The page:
In a study reported in the Journal of Clinical Oncology, Nogueira et al found that among U.S. Black and White patients with early-onset colorectal cancer, Black patients were more likely to receive poorer and less timely care.
As stated by the investigators: “Young individuals racialized as Black are more likely to die after a colorectal cancer diagnosis than individuals racialized as White in the United States.”
The study involved data from the National Cancer Database on patients aged 18 to 49 who self-identified as non-Hispanic Black or non-Hispanic White and who were newly diagnosed with colorectal cancer between 2004 and 2019. Patients who received recommended care—staging, surgery, lymph node evaluation, chemotherapy, and radiotherapy—were considered to have received guideline-concordant care.
Among 84,882 patients with colon cancer, 17,672 (20.8%) were Black. Among 62,573 patients with rectal cancer, 9,063 (14.5%) were Black.
Black patients were more likely not to receive guideline-concordant care for both colon cancer (36.6% vs 32.9%, adjusted odds ratio [OR] = 1.18, 95% confidence interval [CI] = 1.14–1.22) and rectal cancer (62.3% vs 56.5%, adjusted OR = 1.27, 95% CI = 1.21–1.33).
Health insurance coverage type was a major mediator of discrepancy. For example, private insurance was held by 77.0% of White patients and 59.2% of Black patients with colon cancer and 78.3% vs 58.7% of those with rectal cancer. If Black patients had the same overall distribution of health insurance coverage as White patients, racial disparities in receipt of guideline-concordant care could be reduced by 1.03 percentage points (28.2% of the disparity) for colon cancer and by 1.25 percentage points (21.6% of the disparity) for rectal cancer.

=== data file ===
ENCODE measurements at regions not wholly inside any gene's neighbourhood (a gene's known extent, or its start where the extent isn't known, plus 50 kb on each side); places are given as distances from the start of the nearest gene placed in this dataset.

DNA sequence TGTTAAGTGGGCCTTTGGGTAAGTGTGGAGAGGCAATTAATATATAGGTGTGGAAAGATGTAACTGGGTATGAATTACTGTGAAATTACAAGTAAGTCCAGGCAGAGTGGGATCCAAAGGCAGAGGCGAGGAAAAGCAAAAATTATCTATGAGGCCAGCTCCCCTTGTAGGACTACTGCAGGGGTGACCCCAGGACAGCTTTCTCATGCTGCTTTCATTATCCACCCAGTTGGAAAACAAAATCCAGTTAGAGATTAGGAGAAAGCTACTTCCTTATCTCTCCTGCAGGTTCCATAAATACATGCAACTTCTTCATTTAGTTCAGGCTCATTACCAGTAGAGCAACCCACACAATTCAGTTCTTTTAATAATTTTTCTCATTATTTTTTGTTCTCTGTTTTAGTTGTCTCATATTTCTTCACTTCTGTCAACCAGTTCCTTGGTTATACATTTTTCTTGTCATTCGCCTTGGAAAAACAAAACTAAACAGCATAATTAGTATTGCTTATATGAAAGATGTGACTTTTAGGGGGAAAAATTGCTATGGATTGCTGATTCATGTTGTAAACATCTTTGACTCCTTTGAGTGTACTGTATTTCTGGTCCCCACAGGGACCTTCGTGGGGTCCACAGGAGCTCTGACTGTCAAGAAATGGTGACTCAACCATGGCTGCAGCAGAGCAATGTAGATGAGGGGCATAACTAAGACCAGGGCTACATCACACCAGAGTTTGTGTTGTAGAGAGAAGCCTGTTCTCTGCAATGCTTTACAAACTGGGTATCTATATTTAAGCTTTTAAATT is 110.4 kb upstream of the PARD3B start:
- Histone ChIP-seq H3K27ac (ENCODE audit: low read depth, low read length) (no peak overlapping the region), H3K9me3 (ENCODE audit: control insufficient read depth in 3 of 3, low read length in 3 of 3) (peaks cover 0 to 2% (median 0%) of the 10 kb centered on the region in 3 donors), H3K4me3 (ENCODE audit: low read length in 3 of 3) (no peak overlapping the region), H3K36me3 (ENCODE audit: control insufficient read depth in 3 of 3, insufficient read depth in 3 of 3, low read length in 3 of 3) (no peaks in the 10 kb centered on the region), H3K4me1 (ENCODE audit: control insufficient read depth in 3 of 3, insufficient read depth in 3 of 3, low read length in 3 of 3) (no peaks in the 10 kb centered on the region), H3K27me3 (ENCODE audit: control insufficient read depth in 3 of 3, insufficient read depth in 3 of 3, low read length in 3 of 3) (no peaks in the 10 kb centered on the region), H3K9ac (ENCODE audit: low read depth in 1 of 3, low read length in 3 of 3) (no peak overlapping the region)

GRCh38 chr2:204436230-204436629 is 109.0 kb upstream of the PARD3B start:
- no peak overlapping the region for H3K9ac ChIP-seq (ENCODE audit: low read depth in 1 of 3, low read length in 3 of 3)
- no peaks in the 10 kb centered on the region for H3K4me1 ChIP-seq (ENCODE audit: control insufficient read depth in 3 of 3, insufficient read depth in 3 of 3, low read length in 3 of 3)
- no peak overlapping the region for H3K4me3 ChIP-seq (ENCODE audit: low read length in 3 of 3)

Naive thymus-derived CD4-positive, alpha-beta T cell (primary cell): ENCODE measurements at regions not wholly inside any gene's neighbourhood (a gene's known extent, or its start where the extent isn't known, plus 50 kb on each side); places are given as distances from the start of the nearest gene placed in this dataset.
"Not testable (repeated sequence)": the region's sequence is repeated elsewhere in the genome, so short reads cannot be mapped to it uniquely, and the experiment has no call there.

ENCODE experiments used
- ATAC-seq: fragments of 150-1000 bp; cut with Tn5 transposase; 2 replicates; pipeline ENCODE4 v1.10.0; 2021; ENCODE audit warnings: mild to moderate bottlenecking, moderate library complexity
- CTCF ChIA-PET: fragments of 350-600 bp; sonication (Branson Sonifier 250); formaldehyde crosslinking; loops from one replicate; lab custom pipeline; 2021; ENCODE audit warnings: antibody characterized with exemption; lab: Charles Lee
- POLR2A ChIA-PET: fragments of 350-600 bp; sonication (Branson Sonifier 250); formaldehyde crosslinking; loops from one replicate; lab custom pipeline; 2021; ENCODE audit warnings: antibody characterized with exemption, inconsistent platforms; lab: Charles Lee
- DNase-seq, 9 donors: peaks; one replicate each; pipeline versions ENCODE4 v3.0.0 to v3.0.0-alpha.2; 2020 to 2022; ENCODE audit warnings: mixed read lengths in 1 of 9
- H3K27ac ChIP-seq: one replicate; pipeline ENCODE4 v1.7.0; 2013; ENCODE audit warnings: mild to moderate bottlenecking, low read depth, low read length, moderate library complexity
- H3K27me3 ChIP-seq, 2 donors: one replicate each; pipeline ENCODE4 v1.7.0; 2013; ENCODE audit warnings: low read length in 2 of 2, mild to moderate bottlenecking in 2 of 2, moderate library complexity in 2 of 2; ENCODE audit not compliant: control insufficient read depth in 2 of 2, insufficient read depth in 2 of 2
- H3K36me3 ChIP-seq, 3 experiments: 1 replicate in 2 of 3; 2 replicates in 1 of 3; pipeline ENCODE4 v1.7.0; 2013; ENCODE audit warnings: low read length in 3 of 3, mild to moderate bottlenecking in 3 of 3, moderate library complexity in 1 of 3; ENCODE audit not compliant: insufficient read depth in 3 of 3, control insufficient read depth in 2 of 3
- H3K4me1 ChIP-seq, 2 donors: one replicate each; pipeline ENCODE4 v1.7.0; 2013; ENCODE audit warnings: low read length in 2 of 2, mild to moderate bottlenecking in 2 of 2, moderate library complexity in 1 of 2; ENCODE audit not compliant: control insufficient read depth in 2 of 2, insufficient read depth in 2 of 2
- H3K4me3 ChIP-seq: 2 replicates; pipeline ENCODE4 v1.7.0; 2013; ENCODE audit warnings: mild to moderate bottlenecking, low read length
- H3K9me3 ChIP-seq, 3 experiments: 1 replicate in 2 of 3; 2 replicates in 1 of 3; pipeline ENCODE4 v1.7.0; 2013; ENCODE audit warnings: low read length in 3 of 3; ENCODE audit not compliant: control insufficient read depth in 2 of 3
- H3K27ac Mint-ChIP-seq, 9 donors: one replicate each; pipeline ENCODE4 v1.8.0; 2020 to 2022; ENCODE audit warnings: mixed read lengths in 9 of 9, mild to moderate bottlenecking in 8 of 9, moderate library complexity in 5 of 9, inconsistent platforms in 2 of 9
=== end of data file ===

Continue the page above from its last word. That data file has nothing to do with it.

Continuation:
Black patients experienced an increased time to adjuvant chemotherapy for colon cancer (hazard ratio [HR] = 1.28, 95% CI = 1.24–1.32), neoadjuvant chemoradiation therapy for rectal cancer (HR = 1.42, 95% CI = 1.37–1.47), and neoadjuvant chemotherapy (HR = 1.43, 95% CI = 1.38–1.49) and radiotherapy (HR = 1.23, 95% CI = 1.18–1.28) for rectal cancer. Among patients who started radiation therapy for rectal cancer, Black patients had a longer time to completion of radiotherapy (HR = 1.19, 95% CI = 1.13–1.25).
The investigators concluded: “Patients with early-onset [colorectal cancer] racialized as Black receive worse and less timely care than individuals racialized as White. Health insurance, a modifiable factor, was the largest contributor to racial disparities in receipt of guideline-concordant care in this study.”
Leticia M. Nogueira, PhD, MPH, of the American Cancer Society, Atlanta, is the corresponding author of the Journal of Clinical Oncology article.
Disclosure: For full disclosures of the study authors, visit ascopubs.org.The content in this post has not been reviewed by the American Society of Clinical Oncology, Inc. (ASCO®) and does not necessarily reflect the ideas and opinions of ASCO®.